Thursday, December 22, 2011

Moroccan Grilled Salmon ( Samak al Maghreb)

Yield: 4 Servings


1/2 c plain Greek-style plain yogurt
juice of 1 lemon
1 Tbsp. olive oil
2 1/2 large garlic cloves, thinly sliced
1 1/2 tsp. ground coriander
1 1/2 tsp. ground cumin
dash of salt & pepper
4 (6oz.) skinless salmon fillets

1. In a food processor, place the yogurt, lemon juice, olive oil, garlic cloves, coriander, cumin and
salt and pepper and process until evenly combined.Pour the yogurt marinade into a
resealable plastic bag and place the salmon in the bag.Coat the salmon with the marinade
and refrigerate it for about 30 minutes.

2. Meanwhile, preheat grill.Lightly coat with some olive oil and place the salmon fillets on it.
Grill the fillets for about 5-6 minutes per side or until they begin to flake.

3. Remove salmon fillets from the grill and serve immediately.
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Wednesday, December 7, 2011

Arab Salad (Salata Arabi)

Yield: 6 Ingredients

1/2 head romaine lettuce, shredded into bite-size pieces
1/2 red onion, peeled, finely diced
1 large cucumber, cubed into bite-size pieces
1 large tomato, cubed into bite-size pieces
6 radishes, thinly sliced, then cubed
5 Tbsp. fresh cilantro, finely chopped

For the Dressing:
5 Tbsp. extra-virgin olive oil
juice of 1/2 a lemon
salt & pepper to taste
1 large garlic clove, peeled, crushed

1. In a large serving bowl, combine all the salad ingredients together and toss evenly to combine.

2. In a small bowl pour the extra-virgin olive oil and slowly add the remaining ingredients one by

by one, slowly mixing after each one.

3. Pour the salad dressing over the salad greens when ready to serve and mix well before serving.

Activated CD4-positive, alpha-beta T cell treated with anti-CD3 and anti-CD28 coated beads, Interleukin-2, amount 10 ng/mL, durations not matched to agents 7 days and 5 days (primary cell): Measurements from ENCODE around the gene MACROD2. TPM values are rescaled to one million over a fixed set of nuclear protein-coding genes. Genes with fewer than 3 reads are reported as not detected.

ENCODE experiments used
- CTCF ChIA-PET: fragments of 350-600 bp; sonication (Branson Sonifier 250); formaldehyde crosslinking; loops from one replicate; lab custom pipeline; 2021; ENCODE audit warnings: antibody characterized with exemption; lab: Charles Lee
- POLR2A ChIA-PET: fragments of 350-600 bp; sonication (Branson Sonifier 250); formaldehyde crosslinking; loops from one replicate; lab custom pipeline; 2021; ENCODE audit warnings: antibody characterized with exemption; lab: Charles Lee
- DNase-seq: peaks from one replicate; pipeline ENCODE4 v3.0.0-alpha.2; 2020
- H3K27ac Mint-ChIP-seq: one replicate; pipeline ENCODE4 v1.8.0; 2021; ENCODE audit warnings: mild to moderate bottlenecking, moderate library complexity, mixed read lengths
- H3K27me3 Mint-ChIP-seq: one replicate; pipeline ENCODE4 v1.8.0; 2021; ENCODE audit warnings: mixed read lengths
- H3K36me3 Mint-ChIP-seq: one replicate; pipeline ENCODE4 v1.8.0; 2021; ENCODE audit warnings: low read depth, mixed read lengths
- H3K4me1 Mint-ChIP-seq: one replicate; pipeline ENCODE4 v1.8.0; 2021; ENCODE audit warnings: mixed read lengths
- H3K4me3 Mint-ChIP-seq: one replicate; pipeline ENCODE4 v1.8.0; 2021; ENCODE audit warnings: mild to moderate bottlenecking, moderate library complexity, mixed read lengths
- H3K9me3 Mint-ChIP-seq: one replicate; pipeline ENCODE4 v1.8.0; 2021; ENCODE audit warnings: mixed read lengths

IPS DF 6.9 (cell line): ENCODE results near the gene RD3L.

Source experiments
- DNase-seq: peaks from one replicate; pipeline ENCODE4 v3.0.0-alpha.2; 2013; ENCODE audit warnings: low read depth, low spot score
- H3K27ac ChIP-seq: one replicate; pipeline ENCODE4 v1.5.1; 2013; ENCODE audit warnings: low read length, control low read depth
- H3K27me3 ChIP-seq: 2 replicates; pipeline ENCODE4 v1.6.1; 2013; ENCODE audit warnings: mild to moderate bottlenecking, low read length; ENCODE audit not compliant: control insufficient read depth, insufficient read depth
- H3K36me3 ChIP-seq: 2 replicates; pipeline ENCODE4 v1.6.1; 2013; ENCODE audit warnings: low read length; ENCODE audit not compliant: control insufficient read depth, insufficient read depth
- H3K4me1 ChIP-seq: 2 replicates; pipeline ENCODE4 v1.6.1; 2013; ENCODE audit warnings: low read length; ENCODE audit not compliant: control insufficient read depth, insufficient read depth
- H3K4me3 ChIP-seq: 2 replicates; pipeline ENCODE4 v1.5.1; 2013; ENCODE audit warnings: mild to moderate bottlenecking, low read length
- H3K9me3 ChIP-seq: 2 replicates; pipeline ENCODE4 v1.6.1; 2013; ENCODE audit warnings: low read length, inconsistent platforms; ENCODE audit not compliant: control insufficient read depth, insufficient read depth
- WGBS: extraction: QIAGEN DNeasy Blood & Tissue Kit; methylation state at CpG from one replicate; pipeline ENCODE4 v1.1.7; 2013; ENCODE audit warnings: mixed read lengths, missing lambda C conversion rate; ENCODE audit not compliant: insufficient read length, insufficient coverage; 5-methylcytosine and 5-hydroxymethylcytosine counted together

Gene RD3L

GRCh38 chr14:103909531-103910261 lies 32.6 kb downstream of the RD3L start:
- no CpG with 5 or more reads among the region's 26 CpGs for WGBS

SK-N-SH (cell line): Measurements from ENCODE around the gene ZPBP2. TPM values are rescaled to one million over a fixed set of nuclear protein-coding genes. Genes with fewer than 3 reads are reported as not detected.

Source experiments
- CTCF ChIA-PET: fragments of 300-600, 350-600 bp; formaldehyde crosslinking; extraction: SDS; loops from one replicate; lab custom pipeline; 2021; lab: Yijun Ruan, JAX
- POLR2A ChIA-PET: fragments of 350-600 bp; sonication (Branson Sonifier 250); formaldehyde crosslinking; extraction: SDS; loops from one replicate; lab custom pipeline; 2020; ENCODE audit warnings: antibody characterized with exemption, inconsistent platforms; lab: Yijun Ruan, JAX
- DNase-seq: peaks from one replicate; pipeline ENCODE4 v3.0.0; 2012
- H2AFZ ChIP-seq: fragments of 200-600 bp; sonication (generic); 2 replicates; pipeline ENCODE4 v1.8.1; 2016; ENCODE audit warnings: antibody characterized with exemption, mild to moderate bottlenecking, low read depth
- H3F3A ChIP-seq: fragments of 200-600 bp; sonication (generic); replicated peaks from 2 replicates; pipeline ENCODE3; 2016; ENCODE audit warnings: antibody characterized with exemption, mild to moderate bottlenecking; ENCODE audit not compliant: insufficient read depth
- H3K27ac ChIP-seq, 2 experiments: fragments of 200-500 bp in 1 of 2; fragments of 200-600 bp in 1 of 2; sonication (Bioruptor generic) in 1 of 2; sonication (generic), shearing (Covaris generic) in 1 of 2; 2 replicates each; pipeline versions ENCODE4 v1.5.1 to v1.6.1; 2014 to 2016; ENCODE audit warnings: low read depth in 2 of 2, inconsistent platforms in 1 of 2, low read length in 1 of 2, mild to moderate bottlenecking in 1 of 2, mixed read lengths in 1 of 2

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Friday, December 2, 2011

quince preserve (murabba safarjal)

Photo courtesy of Najmieh's Kitchen

Native to the Caucasus, the quince is much beloved for providing tartness and a delicate fragrance to dishes.It is commonly used in dishes from Iran, Turkey, Armenia and the Levant.Quince resembles a large pear and its taste is a cross between an apple and a pear.It cannot be consumed raw.It must first be cooked to remove its astringent taste.Once it has been prepared, it emits a floral fragrance and a delicate sweet and sour taste which lends a lovely flavor to a wide range of dishes from stews, braises, stuffings to syrups, desserts and preserves.Quince preserves being one of the first preserves to be enjoyed in the Arab world.

Yield:48 oz.

2 lbs. quinces
juice of 1/2 lemon
4 1/2c sugar

2-(24oz) clean glass jars

1. Cut the quinces in half and remove the seeds and black stem and discard.
2. Put quinces in a pot and cover them with water and add the lemon juice.
3.Bring quinces to a boil then simmer for 45 minutes until they are tender.Remove them from
the pot with a slotted spoon and set them aside to cool.
4.Meanwhile, bring water in pot to a boil and add the sugar and stir till evenly dissolved.Bring
down the heat and continue simmering till the water becomes syrupy.
5.Cut the cooled quinces into bite-sized pieces and add to the pot and stir.Cook for an additional
30 minutes.
6.Remove pot from heat and allow to cool completely.Pour preserves into 2 (24oz.) clean glass
jars and refrigerate.
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